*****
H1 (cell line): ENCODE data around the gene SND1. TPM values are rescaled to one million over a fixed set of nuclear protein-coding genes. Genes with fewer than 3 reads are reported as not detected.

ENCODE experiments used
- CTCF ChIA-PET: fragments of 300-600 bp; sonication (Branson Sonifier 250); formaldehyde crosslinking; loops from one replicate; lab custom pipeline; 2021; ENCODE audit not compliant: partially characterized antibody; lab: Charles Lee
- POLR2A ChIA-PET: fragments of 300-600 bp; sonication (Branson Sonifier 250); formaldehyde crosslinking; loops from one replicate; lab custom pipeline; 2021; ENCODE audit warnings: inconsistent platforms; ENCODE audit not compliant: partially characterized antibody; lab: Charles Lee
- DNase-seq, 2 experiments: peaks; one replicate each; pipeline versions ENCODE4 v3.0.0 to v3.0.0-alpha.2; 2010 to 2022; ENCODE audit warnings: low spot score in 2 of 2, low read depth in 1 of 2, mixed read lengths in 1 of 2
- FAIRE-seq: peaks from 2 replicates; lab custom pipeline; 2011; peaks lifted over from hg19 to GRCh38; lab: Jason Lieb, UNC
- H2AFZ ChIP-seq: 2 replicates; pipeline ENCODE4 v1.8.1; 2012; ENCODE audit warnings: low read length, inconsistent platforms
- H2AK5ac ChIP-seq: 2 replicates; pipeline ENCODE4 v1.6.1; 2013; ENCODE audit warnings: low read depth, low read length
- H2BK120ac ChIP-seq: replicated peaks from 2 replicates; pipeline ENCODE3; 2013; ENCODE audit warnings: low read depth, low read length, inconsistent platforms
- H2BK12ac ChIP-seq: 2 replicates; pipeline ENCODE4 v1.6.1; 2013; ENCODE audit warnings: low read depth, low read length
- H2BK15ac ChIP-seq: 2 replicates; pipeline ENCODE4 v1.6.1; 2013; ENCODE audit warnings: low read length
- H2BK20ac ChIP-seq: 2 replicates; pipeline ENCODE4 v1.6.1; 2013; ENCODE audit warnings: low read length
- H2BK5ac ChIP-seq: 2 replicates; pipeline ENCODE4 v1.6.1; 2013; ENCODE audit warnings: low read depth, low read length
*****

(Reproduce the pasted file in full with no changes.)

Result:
H1 (cell line): ENCODE data around the gene SND1. TPM values are rescaled to one million over a fixed set of nuclear protein-coding genes. Genes with fewer than 3 reads are reported as not detected.

ENCODE experiments used
- CTCF ChIA-PET: fragments of 300-600 bp; sonication (Branson Sonifier 250); formaldehyde crosslinking; loops from one replicate; lab custom pipeline; 2021; ENCODE audit not compliant: partially characterized antibody; lab: Charles Lee
- POLR2A ChIA-PET: fragments of 300-600 bp; sonication (Branson Sonifier 250); formaldehyde crosslinking; loops from one replicate; lab custom pipeline; 2021; ENCODE audit warnings: inconsistent platforms; ENCODE audit not compliant: partially characterized antibody; lab: Charles Lee
- DNase-seq, 2 experiments: peaks; one replicate each; pipeline versions ENCODE4 v3.0.0 to v3.0.0-alpha.2; 2010 to 2022; ENCODE audit warnings: low spot score in 2 of 2, low read depth in 1 of 2, mixed read lengths in 1 of 2
- FAIRE-seq: peaks from 2 replicates; lab custom pipeline; 2011; peaks lifted over from hg19 to GRCh38; lab: Jason Lieb, UNC
- H2AFZ ChIP-seq: 2 replicates; pipeline ENCODE4 v1.8.1; 2012; ENCODE audit warnings: low read length, inconsistent platforms
- H2AK5ac ChIP-seq: 2 replicates; pipeline ENCODE4 v1.6.1; 2013; ENCODE audit warnings: low read depth, low read length
- H2BK120ac ChIP-seq: replicated peaks from 2 replicates; pipeline ENCODE3; 2013; ENCODE audit warnings: low read depth, low read length, inconsistent platforms
- H2BK12ac ChIP-seq: 2 replicates; pipeline ENCODE4 v1.6.1; 2013; ENCODE audit warnings: low read depth, low read length
- H2BK15ac ChIP-seq: 2 replicates; pipeline ENCODE4 v1.6.1; 2013; ENCODE audit warnings: low read length
- H2BK20ac ChIP-seq: 2 replicates; pipeline ENCODE4 v1.6.1; 2013; ENCODE audit warnings: low read length
- H2BK5ac ChIP-seq: 2 replicates; pipeline ENCODE4 v1.6.1; 2013; ENCODE audit warnings: low read depth, low read length